Friday, July 28, 2006

Nicolas Nova interviews Régine Debatty

Nicolas asks Régine the hard questions about art, technology and blogging for thousands of readers. The whole thing is worth reading, but here are some of my favourite bits:

NN: What I like in WMMNA is the very sober nature of your posts, the way you get straight to the point when describing the projects. Is there a reason behind this “no stance” attitude?

RD: Several reasons: the main one is that i don’t want to influence people, I want readers to form their own opinion. i give mine in a subtle way: when i don’t like something i just don’t write about it. it’s also quite difficult to always have a view on interaction art/design. you have to experience the installation yourself to really know what it is like. then of course sometimes i don’t give my view for a very simple reason: i have no opinion, i just “feel” that a story is interesting enough and hope others will make sense of it.


NN: In what sense do you think your blog is of interest to researchers, R&D people and foresight managers?

RD: I should ask them. I guess the projects described in the blog might be interesting because many of them give a snapshot -albeit sometimes whimsical- of people’s desires or of what tomorrow could bring ... We all need these communication technologies but sometimes we might feel overwhelmed, right? surely there should be a way to get some control over them. The industry has had little incentive to address the problem and give us more control. I hope that they are already getting their designers and engineers to work on that (especially when it comes to the technology that seems to frighten everyone: RFID). in the meantime artists are exploring methods of self-defense. hopefully they will inspire someone out there ... I think if one is willing to look beyond the quirkiness and delirious aspect of some installations or applications, there’s a lot to learn and get inspired from.


NN: To me, humor plays an important role in what you’re posting in WMMNA. How do you think this dimension can bring critical elements about technology usages?

RD: I think humour is very important. it helps getting the attention of the audience. humour puts the piece into a non-threatening, non-intimidating light. which helps a lot to get the message out.


NN: Since I am doing research about location-based applications, I would be happy to know what you think about locative media. It seems that the scene failed (see for instance what Marc Tuters and Kazys Varnelis says about it), do you have any thought about that? You were curator at Sonar about locative media project, have you seen new project that would foster a revival of this trend?

RD: [An] example is the Feral Robots by urban tapestry. I like this idea of using locative media to give the man on the street the tools to understand what’s going on in his own neighbourhood, to do that in a playful, non-academic, non-threatening way.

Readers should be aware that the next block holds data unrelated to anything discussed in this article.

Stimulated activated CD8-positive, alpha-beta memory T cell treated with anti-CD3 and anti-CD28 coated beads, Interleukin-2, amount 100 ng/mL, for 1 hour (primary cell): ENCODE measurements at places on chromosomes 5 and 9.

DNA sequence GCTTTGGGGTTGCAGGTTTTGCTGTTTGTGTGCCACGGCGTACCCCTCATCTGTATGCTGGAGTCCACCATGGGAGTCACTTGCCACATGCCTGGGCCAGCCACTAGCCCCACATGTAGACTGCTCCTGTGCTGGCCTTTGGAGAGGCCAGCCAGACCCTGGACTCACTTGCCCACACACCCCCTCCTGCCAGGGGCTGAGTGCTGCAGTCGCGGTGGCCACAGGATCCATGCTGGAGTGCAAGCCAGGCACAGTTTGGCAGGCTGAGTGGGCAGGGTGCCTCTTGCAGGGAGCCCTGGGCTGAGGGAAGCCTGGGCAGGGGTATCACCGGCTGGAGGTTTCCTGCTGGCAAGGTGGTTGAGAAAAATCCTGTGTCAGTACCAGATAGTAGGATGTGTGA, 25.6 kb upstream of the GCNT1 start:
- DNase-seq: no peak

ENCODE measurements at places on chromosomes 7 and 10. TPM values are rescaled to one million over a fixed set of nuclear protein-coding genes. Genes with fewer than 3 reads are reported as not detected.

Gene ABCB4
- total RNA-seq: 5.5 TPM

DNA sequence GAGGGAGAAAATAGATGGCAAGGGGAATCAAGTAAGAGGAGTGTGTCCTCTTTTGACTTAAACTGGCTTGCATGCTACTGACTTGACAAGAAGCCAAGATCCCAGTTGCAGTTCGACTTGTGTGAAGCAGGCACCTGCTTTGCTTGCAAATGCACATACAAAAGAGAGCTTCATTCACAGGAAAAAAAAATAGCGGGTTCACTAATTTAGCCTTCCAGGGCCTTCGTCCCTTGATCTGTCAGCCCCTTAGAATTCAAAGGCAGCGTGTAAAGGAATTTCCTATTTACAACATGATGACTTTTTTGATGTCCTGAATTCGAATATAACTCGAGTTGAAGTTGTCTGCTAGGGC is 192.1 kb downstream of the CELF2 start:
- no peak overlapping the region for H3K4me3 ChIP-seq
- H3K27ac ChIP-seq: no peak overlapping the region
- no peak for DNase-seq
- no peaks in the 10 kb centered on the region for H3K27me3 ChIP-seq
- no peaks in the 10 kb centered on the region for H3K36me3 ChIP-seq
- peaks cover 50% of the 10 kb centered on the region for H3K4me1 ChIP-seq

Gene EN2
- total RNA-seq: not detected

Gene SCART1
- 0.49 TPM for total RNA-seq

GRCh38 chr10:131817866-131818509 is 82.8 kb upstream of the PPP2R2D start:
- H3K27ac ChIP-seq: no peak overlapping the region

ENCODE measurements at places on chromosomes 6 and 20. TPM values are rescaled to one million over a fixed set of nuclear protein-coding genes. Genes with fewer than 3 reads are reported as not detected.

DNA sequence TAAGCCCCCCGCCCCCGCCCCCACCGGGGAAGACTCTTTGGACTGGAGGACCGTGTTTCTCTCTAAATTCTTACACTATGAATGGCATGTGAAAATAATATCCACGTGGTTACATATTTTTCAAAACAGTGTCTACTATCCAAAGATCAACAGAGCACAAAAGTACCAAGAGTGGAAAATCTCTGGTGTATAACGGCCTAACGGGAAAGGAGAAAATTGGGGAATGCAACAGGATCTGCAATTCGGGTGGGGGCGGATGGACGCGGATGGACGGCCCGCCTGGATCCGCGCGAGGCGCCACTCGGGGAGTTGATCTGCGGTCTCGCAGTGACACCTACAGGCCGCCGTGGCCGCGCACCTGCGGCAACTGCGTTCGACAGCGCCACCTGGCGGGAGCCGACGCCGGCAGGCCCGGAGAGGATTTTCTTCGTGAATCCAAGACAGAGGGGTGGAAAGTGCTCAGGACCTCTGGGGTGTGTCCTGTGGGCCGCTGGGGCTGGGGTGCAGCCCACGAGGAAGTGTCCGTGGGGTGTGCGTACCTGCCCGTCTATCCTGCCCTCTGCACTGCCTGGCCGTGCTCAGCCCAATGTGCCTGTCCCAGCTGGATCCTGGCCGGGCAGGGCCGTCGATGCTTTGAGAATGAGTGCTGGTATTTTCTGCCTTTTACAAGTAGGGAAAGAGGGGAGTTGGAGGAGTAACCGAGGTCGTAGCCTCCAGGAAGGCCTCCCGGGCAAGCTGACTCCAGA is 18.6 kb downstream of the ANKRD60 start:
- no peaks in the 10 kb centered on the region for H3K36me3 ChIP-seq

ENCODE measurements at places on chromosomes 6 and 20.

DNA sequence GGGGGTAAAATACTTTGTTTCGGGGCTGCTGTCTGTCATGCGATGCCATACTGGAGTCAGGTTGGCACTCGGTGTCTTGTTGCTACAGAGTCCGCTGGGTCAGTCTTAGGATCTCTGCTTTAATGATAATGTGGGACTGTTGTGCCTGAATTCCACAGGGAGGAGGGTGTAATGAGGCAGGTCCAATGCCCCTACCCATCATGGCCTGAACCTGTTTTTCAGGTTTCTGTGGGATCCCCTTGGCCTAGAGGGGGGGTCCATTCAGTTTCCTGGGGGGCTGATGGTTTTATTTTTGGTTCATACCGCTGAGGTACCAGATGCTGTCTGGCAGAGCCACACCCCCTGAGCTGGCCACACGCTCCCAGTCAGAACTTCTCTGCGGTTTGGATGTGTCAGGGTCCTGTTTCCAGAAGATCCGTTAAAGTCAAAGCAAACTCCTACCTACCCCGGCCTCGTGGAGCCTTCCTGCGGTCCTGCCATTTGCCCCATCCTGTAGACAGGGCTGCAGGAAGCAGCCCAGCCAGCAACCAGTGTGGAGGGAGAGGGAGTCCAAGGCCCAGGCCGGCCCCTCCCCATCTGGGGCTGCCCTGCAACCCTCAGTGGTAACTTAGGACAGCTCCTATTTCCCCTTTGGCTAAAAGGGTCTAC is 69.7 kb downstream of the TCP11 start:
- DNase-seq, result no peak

After reading this a second time, and reflecting further on questions I've asked her in the past, I'm finding Régine's comments about having no opinion and not wanting to influence people a bit off. Easy to read as genuine (feminine?) humility, this lack of acknowledgement of her own filtering preferences and influence strikes me as a bit disingenuous. And granted I have a personal stake in this, but her consistent association of academic work with unfriendliness and intimidation strikes me as knee-jerk (and tired) anti-intellectualism. Put another way, she could - in the name of consistency - offer a critique of business, but she doesn't. Now, I'm not suggesting that Régine is "wrong" or a "bad person" but I do find it disappointing that she won't raise her own voice, and stand up for her own opinion. I mean, with power comes responsibility - and that's before we get to what I think that means for women in particular.

But I'd like to give Andrew Otwell the final word here:
"She should embrace the fact that she *already does* influence people and could make a great contribution as a critic. If 'critic' is too strong a word, think of it as being a 'teacher.' Teach me what's interesting about a project. Teach me how it builds on what came before, or merely duplicates other ideas. Teach me how it extends the dialog about people and technology, or is just a whimsical experiment...But more interesting is the work of the many artist-engineers that blurs the line between the two fields. Exploring the cultural, ethical, and artistic qualities of *that* work is an area just waiting for someone like Regine to take it on!"


Anonymous Andrew said...

Regine's blog is an amazing resource. But honestly, I'm unhappy with her cagey critical stance. Either you are an aggregator that simply lists all the items in the field, or you have a point of view. Aggregators serve a purpose, but critics help shape a discipline.

Saying a story "feels interesting" and "If I don't like it I don't write about it" is not the critical point of view of an aggregator or events listing service: it's the point of view of a critic with an opinion and voice.

I'd like to see her develop that voice more strongly. Regine has become one of the most qualified and trusted people in her field through we-make-money-not-art. She should embrace the fact that she *already does* influence people and could make a great contribution as a critic. If "critic" is too strong a word, think of it as being a "teacher." Teach me what's interesting about a project. Teach me how it builds on what came before, or merely duplicates other ideas. Teach me how it extends the dialog about people and technology, or is just a whimsical experiment.